A freelance journalist is suing Congress for footage and other records pertaining to the Jan. 6 Capitol attack, challenging the legislative branch's lack of legal transparency requirements.
Shawn Musgrave filed a lawsuit in Washington, D.C., federal district court on Wednesday asking a judge to recognize a "common law right of access" to congressional records, which are exempt from public records laws like the Freedom of Information Act (FOIA).
"The result of FOIA inapplicability, in combination with almost nothing requiring further transparency to the public from these offices, has roundly led to low transparency and high secrecy," the complaint reads. "This lack of transparency has become even more apparent in the face of increased public interest in congressional security in the wake of 6 January.
"However, these offices are subject to the common law right of access to public records, as all three branches of government are subject to that right."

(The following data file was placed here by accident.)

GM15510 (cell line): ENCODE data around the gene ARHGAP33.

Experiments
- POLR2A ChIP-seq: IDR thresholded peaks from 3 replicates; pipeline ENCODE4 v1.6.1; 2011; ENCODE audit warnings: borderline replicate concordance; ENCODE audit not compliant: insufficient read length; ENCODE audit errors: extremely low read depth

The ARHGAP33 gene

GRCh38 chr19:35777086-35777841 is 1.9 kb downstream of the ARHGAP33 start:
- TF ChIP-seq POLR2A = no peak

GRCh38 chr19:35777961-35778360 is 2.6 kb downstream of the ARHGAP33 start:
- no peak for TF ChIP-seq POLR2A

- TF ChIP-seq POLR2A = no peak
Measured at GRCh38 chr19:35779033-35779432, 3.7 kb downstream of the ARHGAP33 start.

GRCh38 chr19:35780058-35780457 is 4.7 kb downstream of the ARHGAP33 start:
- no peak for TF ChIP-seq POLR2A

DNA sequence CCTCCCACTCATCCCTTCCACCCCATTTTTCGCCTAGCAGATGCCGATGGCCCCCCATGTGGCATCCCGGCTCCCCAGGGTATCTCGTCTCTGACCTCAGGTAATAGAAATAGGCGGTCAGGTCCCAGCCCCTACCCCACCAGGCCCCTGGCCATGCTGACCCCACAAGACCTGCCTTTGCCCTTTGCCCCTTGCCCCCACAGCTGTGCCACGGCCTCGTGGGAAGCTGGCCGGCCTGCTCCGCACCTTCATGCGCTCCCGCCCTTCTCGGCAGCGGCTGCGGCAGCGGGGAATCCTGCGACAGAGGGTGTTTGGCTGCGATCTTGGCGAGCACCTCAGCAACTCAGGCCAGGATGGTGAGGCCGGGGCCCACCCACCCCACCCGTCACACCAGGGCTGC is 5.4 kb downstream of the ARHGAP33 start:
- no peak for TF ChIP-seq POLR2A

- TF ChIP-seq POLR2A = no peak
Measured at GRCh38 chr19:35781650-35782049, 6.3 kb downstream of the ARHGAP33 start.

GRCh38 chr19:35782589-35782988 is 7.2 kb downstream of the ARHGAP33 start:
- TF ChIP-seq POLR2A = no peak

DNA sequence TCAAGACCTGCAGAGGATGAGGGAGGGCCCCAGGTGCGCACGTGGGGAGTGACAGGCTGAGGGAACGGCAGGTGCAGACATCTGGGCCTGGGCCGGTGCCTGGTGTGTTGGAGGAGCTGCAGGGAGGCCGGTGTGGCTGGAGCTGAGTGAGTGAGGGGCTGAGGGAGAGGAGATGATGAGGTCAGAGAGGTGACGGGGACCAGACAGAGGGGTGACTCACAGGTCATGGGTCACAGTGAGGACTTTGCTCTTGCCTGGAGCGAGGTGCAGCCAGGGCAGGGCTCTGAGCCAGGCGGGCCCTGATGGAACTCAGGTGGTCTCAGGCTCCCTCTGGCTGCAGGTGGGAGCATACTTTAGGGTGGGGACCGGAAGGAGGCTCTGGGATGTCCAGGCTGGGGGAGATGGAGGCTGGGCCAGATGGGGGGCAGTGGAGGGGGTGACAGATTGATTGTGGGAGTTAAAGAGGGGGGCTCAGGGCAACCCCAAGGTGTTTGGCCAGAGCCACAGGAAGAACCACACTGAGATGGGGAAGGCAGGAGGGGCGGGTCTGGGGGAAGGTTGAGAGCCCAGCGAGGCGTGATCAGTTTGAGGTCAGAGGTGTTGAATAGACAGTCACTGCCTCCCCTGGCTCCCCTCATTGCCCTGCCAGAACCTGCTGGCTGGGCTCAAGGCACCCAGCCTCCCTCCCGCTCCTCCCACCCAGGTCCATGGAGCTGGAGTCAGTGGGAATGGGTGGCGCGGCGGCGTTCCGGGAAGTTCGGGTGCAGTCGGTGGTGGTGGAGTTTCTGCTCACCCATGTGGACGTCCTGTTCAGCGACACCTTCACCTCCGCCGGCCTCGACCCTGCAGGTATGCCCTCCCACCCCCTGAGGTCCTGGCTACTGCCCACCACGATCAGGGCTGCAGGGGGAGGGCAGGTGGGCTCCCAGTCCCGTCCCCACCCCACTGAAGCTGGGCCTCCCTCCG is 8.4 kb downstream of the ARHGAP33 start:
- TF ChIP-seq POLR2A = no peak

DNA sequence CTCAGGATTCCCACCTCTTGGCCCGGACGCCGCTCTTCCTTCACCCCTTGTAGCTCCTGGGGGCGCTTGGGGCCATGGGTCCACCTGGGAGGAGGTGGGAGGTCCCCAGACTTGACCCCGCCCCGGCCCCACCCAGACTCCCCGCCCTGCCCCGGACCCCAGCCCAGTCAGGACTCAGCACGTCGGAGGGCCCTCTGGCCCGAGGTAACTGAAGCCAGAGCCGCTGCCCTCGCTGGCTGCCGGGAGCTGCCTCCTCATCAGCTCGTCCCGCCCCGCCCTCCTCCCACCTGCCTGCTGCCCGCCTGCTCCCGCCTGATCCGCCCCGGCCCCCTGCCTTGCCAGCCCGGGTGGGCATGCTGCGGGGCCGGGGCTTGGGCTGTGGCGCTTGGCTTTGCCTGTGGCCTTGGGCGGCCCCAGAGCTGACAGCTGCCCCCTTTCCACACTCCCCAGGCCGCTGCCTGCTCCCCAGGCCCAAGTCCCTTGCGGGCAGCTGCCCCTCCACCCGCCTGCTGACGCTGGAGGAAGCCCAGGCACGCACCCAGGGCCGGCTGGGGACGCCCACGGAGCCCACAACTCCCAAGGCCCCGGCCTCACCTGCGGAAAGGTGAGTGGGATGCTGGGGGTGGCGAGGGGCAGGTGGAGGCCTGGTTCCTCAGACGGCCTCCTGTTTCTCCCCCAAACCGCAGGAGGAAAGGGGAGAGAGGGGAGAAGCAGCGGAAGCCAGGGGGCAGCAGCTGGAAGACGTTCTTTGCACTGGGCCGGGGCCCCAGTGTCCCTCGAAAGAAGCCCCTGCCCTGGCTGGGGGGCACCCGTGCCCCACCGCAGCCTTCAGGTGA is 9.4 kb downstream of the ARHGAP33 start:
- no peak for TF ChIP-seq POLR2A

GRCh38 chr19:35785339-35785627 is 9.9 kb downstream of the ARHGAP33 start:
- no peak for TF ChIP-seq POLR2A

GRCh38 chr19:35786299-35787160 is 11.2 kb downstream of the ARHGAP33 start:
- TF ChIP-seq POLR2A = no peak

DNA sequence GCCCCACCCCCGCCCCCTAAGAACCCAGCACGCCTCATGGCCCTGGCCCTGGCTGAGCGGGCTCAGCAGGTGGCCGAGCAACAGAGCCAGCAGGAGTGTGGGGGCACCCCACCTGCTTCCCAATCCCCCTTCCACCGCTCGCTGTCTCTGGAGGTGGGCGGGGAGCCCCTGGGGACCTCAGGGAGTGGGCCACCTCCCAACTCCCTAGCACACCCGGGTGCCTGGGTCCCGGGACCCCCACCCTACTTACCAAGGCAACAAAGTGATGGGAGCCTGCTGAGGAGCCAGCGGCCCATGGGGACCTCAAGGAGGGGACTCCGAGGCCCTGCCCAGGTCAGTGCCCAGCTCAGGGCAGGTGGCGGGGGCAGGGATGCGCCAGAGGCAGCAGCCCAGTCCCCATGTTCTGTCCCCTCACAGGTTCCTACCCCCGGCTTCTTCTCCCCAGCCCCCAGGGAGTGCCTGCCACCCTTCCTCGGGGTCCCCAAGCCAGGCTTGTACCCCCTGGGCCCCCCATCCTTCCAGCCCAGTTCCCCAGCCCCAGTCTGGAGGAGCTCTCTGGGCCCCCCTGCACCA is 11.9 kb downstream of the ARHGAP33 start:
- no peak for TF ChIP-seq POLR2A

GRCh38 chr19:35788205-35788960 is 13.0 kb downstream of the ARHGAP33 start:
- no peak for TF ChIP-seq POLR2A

The lawsuit was filed against the U.S. Capitol Police, the House Sergeant at Arms and the secretary of the Senate. None of those offices were immediately able to offer comment to The Hill.
Musgrave is seeking surveillance footage of the riot and records about the Capitol's security measures, arguing that "increased USCP transparency generally would have been helpful in preventing and/or understanding 6 January and is likely to be important in preventing similar attacks from happening in the future."
Musgrave also filed a similar lawsuit on Wednesday against the Senate Intelligence Committee and its chairman, Sen. Mark WarnerMark Robert WarnerWe are America's independent contractors, and we are terrified Hillicon Valley: Amazon's Alabama union fight — take two Senate Judiciary Committee to debate key antitrust bill MORE (D-Va.), seeking to make public the panel's full torture report, which has been available only in a highly redacted version since its release in 2014.
It's unclear whether Musgrave will be able to convince federal judges that the legislative branch has an implied legal obligation to disclose the materials in either case. But if he's successful, it could upend the lack of transparency surrounding Congress and its voluminous nonpublic records.
-- Updated 6:52 p.m.